Seven years ago today, an Air France Airbus A330 failed to arrive in Paris after an overnight flight from Rio de Janeiro. Two hundred and twenty-eight people died. So it is a particularly poignant case of "the more things change the more they stay the same," that the airline industry is still wrestling with the issues raised by that accident and revisited repeatedly since then.
The loss of EgyptAir Flight 804 over the Mediterranean is the most recent re-ignition of the conversation. On May 20th, the Airbus A320 with 66 people on board appears to have crashed in the sea and the recorders have not been found.
"What is critical for us is [that] everything is done to find the black boxes," Fabrice Brégier, chief executive of Airbus told the Wall Street Journal at a meeting with journalists earlier this week.
It took two years and several million dollars to retrieve the voice and flight data recorders from Air France Flight 447, a success that the chief investigator Olivier Ferrante told me was partially attributable to "luck." That the whimsy of fate should play a lesser role in future accidents however, remains a quixotic goal.
At the annual general meeting of the International Air Transport Association in Dublin, safety director Gilberto Lopez-Meyer, said the industry is examining many solutions but the two most likely are an expansion of technology that allows for the live streaming of data from an airplane in distress and an older technology, a recorder encased in an airfoil that self-ejects in a crash. It can fly, it can float and it can transmit its GPS location. So even in a case where the plane cannot be found, at least the recorders would be.
In 1999, Rob Austin, an engineer with DRS, the company that makes the deployable recorder, wrote about how beneficial the product would be in an imaginary case where a plane broke up "over deep ocean where the exact location of the aircraft is difficult to track." This was 15 years before Malaysia 370 nearly duplicated the scenario he described.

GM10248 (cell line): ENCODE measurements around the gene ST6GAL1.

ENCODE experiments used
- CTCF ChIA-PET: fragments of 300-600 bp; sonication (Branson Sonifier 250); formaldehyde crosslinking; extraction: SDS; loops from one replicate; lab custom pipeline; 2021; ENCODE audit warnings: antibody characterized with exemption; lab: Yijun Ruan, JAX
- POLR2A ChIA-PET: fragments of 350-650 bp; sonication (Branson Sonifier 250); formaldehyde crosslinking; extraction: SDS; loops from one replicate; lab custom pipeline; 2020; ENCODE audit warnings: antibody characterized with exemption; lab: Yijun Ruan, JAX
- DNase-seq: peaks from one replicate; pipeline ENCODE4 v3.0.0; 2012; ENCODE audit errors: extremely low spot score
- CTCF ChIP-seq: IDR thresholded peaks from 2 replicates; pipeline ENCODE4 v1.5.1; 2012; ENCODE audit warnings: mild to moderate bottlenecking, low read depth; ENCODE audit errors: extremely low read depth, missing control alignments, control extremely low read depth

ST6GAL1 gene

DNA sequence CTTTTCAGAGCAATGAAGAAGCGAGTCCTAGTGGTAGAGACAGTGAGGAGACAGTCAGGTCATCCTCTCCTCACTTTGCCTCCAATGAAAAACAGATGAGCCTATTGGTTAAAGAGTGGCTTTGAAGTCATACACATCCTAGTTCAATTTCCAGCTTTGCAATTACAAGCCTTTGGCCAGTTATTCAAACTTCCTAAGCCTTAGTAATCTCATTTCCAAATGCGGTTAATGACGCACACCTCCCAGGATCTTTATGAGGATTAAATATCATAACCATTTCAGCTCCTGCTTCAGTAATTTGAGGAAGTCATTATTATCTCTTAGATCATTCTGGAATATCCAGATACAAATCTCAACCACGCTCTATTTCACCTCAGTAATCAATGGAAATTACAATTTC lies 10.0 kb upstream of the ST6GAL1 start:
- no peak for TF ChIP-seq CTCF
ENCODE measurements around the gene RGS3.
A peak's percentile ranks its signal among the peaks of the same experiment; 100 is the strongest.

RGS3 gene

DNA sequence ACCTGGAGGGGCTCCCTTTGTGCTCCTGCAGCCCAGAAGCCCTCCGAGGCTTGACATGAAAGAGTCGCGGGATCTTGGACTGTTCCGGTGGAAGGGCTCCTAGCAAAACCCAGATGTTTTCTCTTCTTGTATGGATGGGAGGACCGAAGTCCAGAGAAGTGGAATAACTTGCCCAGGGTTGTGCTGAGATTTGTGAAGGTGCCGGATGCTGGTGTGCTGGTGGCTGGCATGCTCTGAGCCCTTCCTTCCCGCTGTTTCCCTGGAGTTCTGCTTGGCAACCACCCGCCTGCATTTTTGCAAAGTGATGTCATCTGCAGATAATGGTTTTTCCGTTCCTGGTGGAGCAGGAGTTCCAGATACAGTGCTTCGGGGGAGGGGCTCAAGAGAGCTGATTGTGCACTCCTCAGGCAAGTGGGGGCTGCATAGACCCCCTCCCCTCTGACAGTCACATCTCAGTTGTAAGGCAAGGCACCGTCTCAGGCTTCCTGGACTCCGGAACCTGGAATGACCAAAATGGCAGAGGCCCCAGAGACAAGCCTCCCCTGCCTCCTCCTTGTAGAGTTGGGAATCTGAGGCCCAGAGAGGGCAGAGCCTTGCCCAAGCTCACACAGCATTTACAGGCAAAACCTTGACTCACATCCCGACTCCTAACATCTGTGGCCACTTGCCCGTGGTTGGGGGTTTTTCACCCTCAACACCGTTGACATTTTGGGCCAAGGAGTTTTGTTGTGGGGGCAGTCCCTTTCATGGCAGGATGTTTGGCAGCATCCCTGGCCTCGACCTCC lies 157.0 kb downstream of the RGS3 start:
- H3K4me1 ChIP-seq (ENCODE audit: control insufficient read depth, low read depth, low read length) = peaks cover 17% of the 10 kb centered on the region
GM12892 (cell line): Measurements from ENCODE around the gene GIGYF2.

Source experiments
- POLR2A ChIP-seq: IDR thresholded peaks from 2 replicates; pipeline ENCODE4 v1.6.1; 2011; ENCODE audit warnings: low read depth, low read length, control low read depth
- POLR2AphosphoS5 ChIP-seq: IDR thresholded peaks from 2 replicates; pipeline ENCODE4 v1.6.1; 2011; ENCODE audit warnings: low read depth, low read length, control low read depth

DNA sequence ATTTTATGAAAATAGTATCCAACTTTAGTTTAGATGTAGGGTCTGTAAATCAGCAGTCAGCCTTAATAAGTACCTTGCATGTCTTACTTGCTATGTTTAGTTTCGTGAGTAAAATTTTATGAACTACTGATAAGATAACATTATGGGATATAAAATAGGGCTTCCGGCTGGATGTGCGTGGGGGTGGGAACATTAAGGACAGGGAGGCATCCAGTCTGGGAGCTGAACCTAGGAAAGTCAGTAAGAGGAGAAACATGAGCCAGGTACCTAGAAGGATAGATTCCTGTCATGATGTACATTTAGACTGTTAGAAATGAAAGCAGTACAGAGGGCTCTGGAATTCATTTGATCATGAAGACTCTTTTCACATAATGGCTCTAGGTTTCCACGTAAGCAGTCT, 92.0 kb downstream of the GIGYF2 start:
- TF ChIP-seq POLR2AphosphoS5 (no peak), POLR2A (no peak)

While ejectable recorders have been used on military and industrial aircraft for more than 30 years, use on commercial airliners remained in the discussion phase until earlier this week when Airbus announced it would install them flight recorders on all its aircraft from the narrowbody A320 to the A380 jumbo jet and all those in between.
"Unfortunately this has taken much more time than we all would like," said Blake van den Heuvel Director of Business Development at DRS Technologies, the company that makes them. He told me today about the long road from Air France 447 in 2009 to the Airbus announcement.
"Air France 447 caused the phone to ring off my desk almost continuously," he said, adding that interest "ebbs and flows, timed to the major events that have taken place and there have been a number."
Now ships in the Mediterranean looking for the Egyptair flight are in a race against time, trying to find the black boxes and the questions being asked of IATA's safety director are the same ones van den Heuvel got all those years ago.
Along with deployable recorders, is another very different idea, not recovery of a physical recorder but the downloading somewhere on earth of triggered data from an airplane in crisis regardless of whether the airplane itself is found.
And while sending flight data into the cloud is also not a new idea - a relatively tiny slice of information like it is in the transmission of ACAR's data - it is far from achievable in the short term and comes with a host of problems and "what if's" from the simple, "who owns and controls data the cloud?" to bandwidth limits for the reams of information that is captured on a modern flight data recorder and cockpit voice recorder.
At the afternoon round table of airline executives, all five airline bosses insisted not being able to locate EgyptAir was "disgraceful" (Emirates boss Tim Clark's word).
"We've got to do a lot better than we have been doing," Clark said.
"But you are the ones who have to do it," CNN's Richard Quest, the moderator interrupted.
"I have not been vocal on tracking because I pride myself on our ability to do that," Clark replied before adding his airplanes report geographical position "within 10-15 minutes."
At that rate, an airliner can cover one hundred fifty miles putting the airplane well into what the experts call a geographic "cone of ambiguity."
In other words, while Clark may say his airline has already solved the problem should an Emirates airliner go missing while transiting a great expanse of ocean finding it could prove just as difficult as in previous accidents.
Many ideas get churned up following a catastrophe and chief executives wring their hands. But when proven solutions are debated for nearly a decade air travelers are right to demand why more is not being done. If this latest lost airplane doesn't prompt a solution, which one will?